If Albert Einstein was a genius at physics, he was more dedicated to pacifism. He resigned his German citizenship to avoid military conscription. His pacifism made the German Nazis nervous; Einstein fled Germany in the 1930s, eventually settling in the United States. In the U.S., he was persuaded by Leo Szilard to write to President Franklin Roosevelt to suggest the U.S. start a program to develop an atomic weapon, because Germany most certainly was doing exactly that. But while urging FDR to keep up with the Germans, Einstein refused to participate in the program himself, sticking to his pacifist views. Others could, and would, design and build atomic bombs. (Maybe it’s a virus among nuclear physicists — several of those working on the Manhattan Project were pacifists, and had great difficulty reconciling the idea that the weapon they worked on to beat Germany, was deployed on Japan, which did not have a nuclear weapons program.)

English: USSR stamp dedicated to Albert Einste...

Everybody wanted to claim, and honor Einstein; USSR issued this stamp dedicated to Albert Einstein Русский: Почтовая марка СССР, посвящённая Альберту Эйнштейну (Photo credit: Wikipedia)

Einstein was a not-great father, and probably not a terribly faithful husband at first — though he did think to give his first wife, in the divorce settlement, a share of a Nobel Prize should he win it. Einstein was a good violinist, a competent sailor, an incompetent dresser, and a great character. His sister suffered a paralyzing stroke. For many months Albert spent hours a day reading to her the newspapers and books of the day, convinced that though mute and appearing unconscious, she would benefit from hearing the words. He said he did not hold to orthodox religions, but could there be a greater show of faith in human spirit?

Einstein in 1950, five years before his death

Einstein in 1950, five years before his death

When people hear clever sayings, but forget to whom the bon mots should be attributed, Einstein is one of about five candidates to whom all sorts of things are attributed, though he never said them. (Others include Lincoln, Jefferson, Mark Twain and Will Rogers). Einstein is the only scientist in that group. So, for example, we can be quite sure Einstein never claimed that compound interest was the best idea of the 20th century. This phenomenon is symbolic of the high regard people have for the man, even though so few understand what his work was, or meant.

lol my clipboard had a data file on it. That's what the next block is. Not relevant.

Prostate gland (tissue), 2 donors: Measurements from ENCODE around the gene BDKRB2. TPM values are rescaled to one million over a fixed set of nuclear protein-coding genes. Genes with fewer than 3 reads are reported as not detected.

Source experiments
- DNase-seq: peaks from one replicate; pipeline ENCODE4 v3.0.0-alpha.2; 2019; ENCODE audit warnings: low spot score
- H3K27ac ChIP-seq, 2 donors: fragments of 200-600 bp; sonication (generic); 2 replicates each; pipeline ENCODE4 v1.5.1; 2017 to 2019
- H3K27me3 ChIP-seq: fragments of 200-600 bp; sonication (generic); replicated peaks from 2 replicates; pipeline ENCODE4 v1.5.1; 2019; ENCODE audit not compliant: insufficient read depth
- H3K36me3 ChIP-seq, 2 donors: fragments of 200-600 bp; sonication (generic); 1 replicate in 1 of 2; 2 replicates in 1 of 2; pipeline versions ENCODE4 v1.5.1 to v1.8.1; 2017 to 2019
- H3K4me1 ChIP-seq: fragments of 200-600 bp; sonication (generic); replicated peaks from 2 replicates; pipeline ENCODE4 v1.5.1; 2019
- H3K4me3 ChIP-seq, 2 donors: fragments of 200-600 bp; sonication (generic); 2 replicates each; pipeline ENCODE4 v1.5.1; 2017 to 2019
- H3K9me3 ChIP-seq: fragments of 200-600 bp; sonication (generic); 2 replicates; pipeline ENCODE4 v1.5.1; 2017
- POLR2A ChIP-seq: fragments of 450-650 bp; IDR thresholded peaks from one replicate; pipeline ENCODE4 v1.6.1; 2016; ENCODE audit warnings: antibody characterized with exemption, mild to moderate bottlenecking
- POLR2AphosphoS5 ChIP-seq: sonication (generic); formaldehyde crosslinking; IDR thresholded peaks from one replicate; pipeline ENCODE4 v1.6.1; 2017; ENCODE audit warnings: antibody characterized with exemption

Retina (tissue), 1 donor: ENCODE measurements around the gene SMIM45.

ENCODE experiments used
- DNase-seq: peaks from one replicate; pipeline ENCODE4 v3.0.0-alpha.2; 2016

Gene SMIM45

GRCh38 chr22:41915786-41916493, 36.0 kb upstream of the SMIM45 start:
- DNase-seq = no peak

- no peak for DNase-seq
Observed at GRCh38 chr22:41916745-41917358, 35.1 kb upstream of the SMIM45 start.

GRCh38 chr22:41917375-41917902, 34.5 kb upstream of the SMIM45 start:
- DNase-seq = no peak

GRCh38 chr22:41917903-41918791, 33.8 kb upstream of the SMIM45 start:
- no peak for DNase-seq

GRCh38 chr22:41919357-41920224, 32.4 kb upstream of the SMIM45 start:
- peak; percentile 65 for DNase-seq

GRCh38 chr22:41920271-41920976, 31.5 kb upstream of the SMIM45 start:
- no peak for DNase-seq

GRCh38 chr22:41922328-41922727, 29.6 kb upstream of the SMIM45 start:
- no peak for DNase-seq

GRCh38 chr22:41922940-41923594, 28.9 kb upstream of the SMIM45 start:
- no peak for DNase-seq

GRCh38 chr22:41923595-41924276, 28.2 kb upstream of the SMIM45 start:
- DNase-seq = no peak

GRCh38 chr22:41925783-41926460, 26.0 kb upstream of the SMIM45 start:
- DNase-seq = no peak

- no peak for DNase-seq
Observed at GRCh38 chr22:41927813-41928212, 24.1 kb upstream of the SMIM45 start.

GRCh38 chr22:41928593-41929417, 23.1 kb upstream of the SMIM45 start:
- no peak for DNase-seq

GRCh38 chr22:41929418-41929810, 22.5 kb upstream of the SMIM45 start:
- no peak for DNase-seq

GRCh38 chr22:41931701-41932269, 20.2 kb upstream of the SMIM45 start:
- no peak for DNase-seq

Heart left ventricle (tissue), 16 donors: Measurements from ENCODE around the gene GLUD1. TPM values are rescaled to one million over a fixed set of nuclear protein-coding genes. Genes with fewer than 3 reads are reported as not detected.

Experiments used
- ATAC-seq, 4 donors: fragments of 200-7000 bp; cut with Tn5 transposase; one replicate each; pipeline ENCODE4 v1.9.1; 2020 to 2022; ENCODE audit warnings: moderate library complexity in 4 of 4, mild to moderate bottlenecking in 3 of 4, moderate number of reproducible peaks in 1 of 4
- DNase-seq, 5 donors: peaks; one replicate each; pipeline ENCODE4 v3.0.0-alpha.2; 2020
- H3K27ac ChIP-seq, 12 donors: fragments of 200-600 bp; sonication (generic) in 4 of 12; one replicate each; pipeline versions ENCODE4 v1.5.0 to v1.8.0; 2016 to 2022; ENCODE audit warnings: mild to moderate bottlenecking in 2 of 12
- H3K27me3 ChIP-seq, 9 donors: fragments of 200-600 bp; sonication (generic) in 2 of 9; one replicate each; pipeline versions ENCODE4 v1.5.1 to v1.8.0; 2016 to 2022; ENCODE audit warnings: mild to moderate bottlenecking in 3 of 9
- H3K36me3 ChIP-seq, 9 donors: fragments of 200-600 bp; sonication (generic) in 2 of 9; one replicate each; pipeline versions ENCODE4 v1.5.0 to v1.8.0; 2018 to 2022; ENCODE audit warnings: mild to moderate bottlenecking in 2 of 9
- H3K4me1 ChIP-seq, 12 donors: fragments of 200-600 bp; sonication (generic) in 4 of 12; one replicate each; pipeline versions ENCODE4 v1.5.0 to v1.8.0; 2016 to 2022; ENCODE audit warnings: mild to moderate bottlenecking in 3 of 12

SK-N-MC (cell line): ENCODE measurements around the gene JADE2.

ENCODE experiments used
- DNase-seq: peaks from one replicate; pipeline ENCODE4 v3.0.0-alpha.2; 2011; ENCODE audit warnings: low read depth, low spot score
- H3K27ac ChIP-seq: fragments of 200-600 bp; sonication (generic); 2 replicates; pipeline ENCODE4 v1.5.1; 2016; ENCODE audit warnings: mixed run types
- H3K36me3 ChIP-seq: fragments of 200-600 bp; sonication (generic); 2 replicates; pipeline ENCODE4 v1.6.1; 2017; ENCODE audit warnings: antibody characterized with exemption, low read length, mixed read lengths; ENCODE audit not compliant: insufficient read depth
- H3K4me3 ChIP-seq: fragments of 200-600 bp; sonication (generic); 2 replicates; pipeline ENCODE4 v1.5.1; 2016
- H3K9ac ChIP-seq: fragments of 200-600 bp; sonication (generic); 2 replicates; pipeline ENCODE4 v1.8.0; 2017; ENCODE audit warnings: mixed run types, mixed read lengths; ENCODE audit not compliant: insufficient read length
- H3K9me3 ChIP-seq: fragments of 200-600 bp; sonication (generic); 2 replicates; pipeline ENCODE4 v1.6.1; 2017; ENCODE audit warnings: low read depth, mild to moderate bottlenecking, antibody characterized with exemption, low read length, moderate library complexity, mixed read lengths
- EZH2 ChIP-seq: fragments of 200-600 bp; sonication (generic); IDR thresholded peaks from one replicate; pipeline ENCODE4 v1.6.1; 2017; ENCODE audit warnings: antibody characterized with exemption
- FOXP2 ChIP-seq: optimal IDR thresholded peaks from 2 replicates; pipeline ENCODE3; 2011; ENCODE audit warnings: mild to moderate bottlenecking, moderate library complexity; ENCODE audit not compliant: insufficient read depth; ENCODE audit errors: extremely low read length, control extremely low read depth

A most interesting man. A most important body of work. He deserves more study and regard than he gets.

More, Resources:


It’s π (pi) Day, 2014!

March 14, 2014

One might wonder when a good sociologist will write that book about how our vexing and depressing times push people to extreme measures, dwelling on one particular manifestation:  The invention of new celebrations on the calendar.

In my lifetime Halloween grew from one short dress-up night with candy for kids, to a major commercially-exploited festival, from an interesting social event to a religiously-fraught night of bacchanalia with a weeks-long buildup.  Cinco de Mayo grew into a festival of all things Mexican, though very few people can explain what the day commemorates, even among our Mexican neighbors.  (No, it’s not Mexico’s Independence Day.)

St. Patrick’s Day grew in stature, and Guinness products now are freely available in almost every state.  Bastille Day gets a celebration even in Oak Cliff, Texas.  I’ve pushed Hubble Day, and Feynman Day; this weekend I’ll encourage people to celebrate James Madison’s birthday — and in January, I encourage the commemoration of Millard Fillmore’s birthday.

It could be a fun book, if not intellectually deep.

It will explain why, on Einstein’s birthday, March 14, we celebrate the number π (pi).

That book has not been written down, yet.  So we’re left simply to celebrate.

Down in Austin, at SXSW, some performance artist used the sky as his canvas on π Day Eve; The Austin American-Statesman captured it:

Caption from the Austin American-Statesman: Austin American-Statesman  Tomorrow is pi day, aka March 14, aka 3.14 - which is why mathematical pi was spelled out in a circle over Austin today (Friday isn't supposed to be as good of a day for skywriting)

Caption from the Austin American-Statesman: Austin American-Statesman Tomorrow is pi day, aka March 14, aka 3.14 – which is why mathematical pi was spelled out in a circle over Austin today (Friday isn’t supposed to be as good of a day for skywriting)

Read more about San Francisco-based artist ISHKY’s project on MyStatesman: http://atxne.ws/1cWLF1e

Photo by Austin Humphreys / Austin American-Statesman — with Joseph Lawrence Cantu.